Beyond the Super Bowl, arenas get greener
The eco footprint of sports is huge, but change is happening
When the NFL's biggest game comes to Glendale, Arizona's State Farm Stadium on Feb. 12, the eco footprint of the event will hardly be top of mind for the 75,000 in attendance or the estimated 100 million who watch it on TV.
They'll be more interested in what's happening on the field, and who's singing at halftime: it's Rihanna, back after famously declining to do it in 2019 in a show of solidarity with quarterback and activist Colin Kaepernick. Most fans won't know that the game will be played in a state still plagued by a drought that has lasted 23 years, even though an increase in rain and snow in recent months has left 27% of the state drought-free to start 2023.
Few will know that stadium is saving $75,000 on its annual energy bills by taking part in a demand response program with the local energy provider. Each time an emergency such as extreme summer weather threatens the stability of the power grid, energy use at the stadium is temporarily reduced. And each year, the NFL purchases renewable energy certificates equivalent to the estimated electricity use at all its games to help increase clean electricity capacity in the U.S.
But green energy offsets aren't nearly effective as cutting down on energy use and emissions in the first place. There's pressure on sports stadiums and arenas around the world to use innovative ways to reduce GHG emissions and energy use, and arenas in B.C. are no exception.
A few recent and ongoing energy-efficiency upgrades in B.C.:
- A switch to LED lighting at BC Place Stadium in 2019 not only reduced energy use by 619,000 kilowatt-hours annually, it reduced the number of lights needed and improved lighting for TV broadcasts.
- Replacement of old, inefficient natural gas fired boilers and other heating equipment with a new heat pump system that uses waste heat from Vancouver's Kitsilano ice rink to heat the adjacent community centre in 2018 reduced CO2 emissions at the facility by more than 80%.
- A 77% drop in natural gas consumption at Kin Centre in Prince George is expected through the introduction of heat recovery and other planned efficiency upgrades at the centre, which houses three ice rinks.
- $7,000 in annual energy savings through a lighting upgrade at Richmond Curling Club, after the City of Richmond worked with BC Hydro to come up with a way to make lighting brighter (and less expensive) at the club.
Better lighting through LEDs at BC Place
TV broadcasters now demand on-field lighting bright enough to broadcast in high-definition and 4K. BC Place Stadium, which will house the World Rugby Sevens event from March 3 to 5, 2023, delivered on that appetite for improved lighting from broadcasters while significantly reducing energy use with a lighting upgrade.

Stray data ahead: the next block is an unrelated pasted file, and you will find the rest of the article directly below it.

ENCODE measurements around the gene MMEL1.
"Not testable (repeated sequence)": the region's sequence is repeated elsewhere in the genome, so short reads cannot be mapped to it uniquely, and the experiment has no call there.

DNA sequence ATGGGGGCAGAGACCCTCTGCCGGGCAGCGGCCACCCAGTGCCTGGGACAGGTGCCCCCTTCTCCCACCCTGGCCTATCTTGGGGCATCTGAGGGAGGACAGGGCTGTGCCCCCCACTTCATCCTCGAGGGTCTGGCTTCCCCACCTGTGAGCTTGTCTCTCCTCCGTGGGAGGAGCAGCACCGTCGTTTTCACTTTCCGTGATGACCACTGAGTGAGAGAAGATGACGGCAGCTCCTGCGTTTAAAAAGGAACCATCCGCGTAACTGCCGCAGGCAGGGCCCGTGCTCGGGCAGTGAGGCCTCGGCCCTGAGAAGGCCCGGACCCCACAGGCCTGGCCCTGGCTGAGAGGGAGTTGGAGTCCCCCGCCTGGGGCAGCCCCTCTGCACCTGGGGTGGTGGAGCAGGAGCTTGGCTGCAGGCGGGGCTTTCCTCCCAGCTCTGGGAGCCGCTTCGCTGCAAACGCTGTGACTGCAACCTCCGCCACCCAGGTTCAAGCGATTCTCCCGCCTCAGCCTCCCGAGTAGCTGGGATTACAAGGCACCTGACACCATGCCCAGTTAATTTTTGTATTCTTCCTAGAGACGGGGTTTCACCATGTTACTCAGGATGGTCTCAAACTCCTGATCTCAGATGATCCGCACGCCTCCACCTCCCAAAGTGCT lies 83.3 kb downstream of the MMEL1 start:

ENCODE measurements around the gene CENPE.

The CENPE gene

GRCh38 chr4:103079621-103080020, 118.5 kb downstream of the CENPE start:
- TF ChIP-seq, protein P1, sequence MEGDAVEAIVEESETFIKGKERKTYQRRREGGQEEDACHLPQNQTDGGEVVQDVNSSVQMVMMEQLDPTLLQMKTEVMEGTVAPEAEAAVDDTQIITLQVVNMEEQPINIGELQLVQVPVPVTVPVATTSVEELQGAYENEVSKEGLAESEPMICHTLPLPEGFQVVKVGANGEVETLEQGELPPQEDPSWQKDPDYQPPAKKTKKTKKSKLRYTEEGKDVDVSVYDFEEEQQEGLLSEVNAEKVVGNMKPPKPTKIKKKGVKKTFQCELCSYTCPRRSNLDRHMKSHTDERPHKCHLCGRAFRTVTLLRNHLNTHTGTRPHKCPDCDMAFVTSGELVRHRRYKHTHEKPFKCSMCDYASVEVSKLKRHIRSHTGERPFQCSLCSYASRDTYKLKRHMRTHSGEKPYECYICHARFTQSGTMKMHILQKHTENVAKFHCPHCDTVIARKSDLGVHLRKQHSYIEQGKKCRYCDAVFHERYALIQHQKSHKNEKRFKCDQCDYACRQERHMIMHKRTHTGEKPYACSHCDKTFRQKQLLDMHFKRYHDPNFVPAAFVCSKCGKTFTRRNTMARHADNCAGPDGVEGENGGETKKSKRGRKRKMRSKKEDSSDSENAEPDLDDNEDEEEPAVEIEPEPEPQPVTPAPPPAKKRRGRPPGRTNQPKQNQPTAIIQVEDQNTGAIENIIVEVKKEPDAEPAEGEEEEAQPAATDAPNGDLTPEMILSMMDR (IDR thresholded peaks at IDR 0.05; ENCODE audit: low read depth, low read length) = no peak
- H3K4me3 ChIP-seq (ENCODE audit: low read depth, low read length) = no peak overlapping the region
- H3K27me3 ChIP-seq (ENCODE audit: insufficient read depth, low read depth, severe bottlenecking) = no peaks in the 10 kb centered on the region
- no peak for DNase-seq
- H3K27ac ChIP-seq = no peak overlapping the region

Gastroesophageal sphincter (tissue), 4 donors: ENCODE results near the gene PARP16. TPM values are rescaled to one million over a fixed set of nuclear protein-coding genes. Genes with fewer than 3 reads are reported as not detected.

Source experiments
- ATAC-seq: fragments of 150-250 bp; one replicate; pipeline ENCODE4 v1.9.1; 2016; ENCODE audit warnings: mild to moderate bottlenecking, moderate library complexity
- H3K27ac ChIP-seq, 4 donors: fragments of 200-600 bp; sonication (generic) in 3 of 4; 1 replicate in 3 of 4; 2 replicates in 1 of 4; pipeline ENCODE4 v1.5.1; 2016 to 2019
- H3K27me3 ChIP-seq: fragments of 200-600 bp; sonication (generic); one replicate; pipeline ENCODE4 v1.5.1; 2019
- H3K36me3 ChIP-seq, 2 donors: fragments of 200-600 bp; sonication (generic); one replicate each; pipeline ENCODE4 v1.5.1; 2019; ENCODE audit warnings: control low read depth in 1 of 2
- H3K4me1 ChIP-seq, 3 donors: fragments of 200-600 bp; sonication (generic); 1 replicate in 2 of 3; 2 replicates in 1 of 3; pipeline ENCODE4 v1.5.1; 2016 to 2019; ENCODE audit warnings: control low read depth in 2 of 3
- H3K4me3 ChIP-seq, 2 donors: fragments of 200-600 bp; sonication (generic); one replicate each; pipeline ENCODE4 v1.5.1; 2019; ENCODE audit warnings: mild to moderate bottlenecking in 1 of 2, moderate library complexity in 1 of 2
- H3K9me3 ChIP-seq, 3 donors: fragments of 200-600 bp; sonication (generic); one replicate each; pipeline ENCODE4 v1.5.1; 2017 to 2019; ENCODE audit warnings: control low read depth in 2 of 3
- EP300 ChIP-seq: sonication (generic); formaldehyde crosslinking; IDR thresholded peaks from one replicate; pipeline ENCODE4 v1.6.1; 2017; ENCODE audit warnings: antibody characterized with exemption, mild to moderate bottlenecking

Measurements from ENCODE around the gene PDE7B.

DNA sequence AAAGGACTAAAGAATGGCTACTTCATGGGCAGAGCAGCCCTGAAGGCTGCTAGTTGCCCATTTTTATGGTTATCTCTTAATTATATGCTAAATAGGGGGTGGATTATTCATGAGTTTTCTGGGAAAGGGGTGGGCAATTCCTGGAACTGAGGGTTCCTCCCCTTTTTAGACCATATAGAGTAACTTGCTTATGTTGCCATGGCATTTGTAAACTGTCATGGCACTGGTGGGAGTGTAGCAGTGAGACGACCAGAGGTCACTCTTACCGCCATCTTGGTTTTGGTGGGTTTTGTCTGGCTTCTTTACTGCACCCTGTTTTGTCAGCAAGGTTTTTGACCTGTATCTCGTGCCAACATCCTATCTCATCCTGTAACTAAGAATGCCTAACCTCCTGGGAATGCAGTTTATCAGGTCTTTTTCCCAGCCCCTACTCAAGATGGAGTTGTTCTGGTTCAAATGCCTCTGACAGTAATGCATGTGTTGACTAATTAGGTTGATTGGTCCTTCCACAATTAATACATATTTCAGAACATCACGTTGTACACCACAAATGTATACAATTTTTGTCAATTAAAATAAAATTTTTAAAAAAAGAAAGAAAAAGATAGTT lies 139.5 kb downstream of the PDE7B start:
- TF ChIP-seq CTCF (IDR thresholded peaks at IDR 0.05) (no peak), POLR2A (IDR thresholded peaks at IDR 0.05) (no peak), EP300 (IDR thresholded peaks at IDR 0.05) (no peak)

Originally opened in 1983, BC Place reopened in 2011 after a $514 million revitalization that added technologies including 1,200 video screens, building control automations, and a retractable roof system to open the roof on fair weather days. But until a 2019 upgrade, the stadium's biggest user of electricity was lighting to illuminate the playing field.
BC Place worked with BC Hydro to deliver an energy-efficient "Field of Play" lighting system that reduced the number of lights needed while delivering on more than 50% energy savings and significantly improved lighting quality.
Did you know? The Northern Lights Display – the 360-degree coloured light show system on the exterior of the BC Place Stadium roof – is designed to allow light into the stadium during daylight hours to reduce the amount of supplementary light required in the interior. Colours in the semi-transparent Northern Lights Display are adjusted to promote upcoming stadium events as well as national and international recognition days such as Remembrance Day and World Human Rights Day.
Seattle's Climate Pledge Arena aims to be net zero for carbon
The National Hockey League's newest team, the Seattle Kraken, play in a multi-use arena that stands as an inspiration for the designers of future sports facilities. Its goal is to become the world's first zero carbon arena.
A massive redevelopment of what was previously Key Arena was built on the bones of the original – the exterior and roof – and reopened in 2021 with new systems in place to erase daily use of fossil fuels. Among the measures at Climate Pledge Arena are:
- All mechanical systems, heating, dehumidification and cooking, were converted to electric.
- Solar panels installed on the arena's atrium and First Avenue garage supply renewable energy for building operations.
- The elimination of all single-use plastics in the stadium by 2024.
- Reduction in the number of lighting fixtures in the stadium, from 442 to 372, while improving lighting levels.